Wednesday 09 March 2016

FFA’s new structure: window dressing or worse

Round 1 - Victorian Champions League - Central City FC v Southern Blue Tongues

Kids at play. Photo: Sydney Low / <>

FFA’s new structure: window dressing or worse

By Roy Hay

Football Federation Australia has just announced the result of its much-touted review of its structure following the failure of the World Cup bid. The aims of the new structure are laudable enough— ‘to deliver continued success of national teams, sustainable growth of the Hyundai A-League and better engagement with football’s grassroots.’ I have no real issues about the first two elements. Continuing and improving the national teams at all levels is vital to the promotion of the game. Focusing much more on making the A-League secure and self-sustaining and raising its standards on the field in a highly competitive market is also essential.

But I query whether the engagement with the great football community in this country will occur under the new scheme. Who will be responsible for ‘the connections to the grassroots participation base’ and reconnecting with ‘the game’s foundations and history’? CEO Ben Buckley says ‘We recognise the need to engage with the people who are the lifeblood of the game and are a vital part of both its heritage and its future.’ Not before time you are probably thinking.

The appointment of Kyle Patterson, trained by the great Laurie Schwab and Les Shorrock at Soccer Action in the 1970s, and with a wealth of subsequent media experience as Head of Corporate Affairs and Communications is to be welcomed. But the press release indicates that ‘ He will have responsibility for an overarching and comprehensive communications strategy engaging all stakeholders within the “football family” and will cover media management, marketing, public relations, government relations, on-line communications and broadcaster operations.’ That does not sound to me like a program to involve the people who support or play the game, more a focus on making sure the FFA message gets across.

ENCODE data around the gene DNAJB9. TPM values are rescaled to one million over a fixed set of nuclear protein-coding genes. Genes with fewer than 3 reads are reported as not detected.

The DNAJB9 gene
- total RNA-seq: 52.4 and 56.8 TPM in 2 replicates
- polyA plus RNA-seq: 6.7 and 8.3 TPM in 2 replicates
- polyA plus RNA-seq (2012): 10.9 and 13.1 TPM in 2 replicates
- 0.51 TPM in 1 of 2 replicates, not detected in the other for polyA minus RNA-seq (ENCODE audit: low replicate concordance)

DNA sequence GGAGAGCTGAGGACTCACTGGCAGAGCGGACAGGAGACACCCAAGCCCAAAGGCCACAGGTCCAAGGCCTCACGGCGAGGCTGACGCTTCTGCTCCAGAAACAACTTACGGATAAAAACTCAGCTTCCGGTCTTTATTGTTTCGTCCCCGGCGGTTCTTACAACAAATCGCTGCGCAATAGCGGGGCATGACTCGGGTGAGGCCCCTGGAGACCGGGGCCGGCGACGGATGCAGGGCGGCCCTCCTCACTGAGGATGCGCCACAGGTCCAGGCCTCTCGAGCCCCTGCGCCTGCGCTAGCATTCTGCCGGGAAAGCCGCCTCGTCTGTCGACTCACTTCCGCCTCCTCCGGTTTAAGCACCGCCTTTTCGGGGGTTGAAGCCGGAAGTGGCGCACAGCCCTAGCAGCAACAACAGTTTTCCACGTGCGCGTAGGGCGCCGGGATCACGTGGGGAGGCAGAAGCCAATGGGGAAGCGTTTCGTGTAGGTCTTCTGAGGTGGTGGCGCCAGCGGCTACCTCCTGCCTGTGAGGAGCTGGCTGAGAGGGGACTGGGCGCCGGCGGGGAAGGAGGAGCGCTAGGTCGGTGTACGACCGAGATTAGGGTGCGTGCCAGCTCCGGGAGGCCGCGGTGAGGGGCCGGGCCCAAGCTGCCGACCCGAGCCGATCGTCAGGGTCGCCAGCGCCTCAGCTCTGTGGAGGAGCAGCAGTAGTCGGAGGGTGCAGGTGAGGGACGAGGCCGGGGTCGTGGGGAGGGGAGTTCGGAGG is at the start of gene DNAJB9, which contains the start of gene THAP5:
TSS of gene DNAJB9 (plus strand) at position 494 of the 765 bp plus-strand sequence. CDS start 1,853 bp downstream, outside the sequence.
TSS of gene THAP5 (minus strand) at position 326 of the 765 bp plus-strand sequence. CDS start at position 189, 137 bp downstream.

There is no mechanism here for the people who are involved in the game at all levels to have an input into the decisions which will shape the game and ensure its continued progress. It is the lack of this input which is at the heart of many of the current problems the game faces including the high cost of children’s participation in the sport. The contrast with the cashed-up Australian Football League is frightening. While the AFL can afford to subsidise children’s participation, the FFA and its clubs often use the juniors as a means of raising funds to support the adult teams.

FFA and its A-League clubs will tell you the fans are the lifeblood of the game, who provide the atmosphere which makes the sport vibrant and sustain the players. But a two-way dialogue with the fans is rare. Clubs conduct surveys, the FFA employs consultants, but there is no one in the new structure with a responsibility for keeping the channels for communication from the grassroots to the FFA as his or her prime focus.

The game in Australia is at a critical point in its long history. It has had some recent stellar successes and some spectacular failures. It faces enormous competition at a time when people are tightening their belts and looking very closely at their discretionary spending. The FFA, as custodian of the game, has established itself as an effective governing body. Its overall structure is better than that which existed before the Crawford Report. But the key weakness in the changes now proposed I would argue is that the desired connection to the football community is only half-formed. It needs a bottom-up, as well as a top-down component if it is to succeed in its worthwhile goal.

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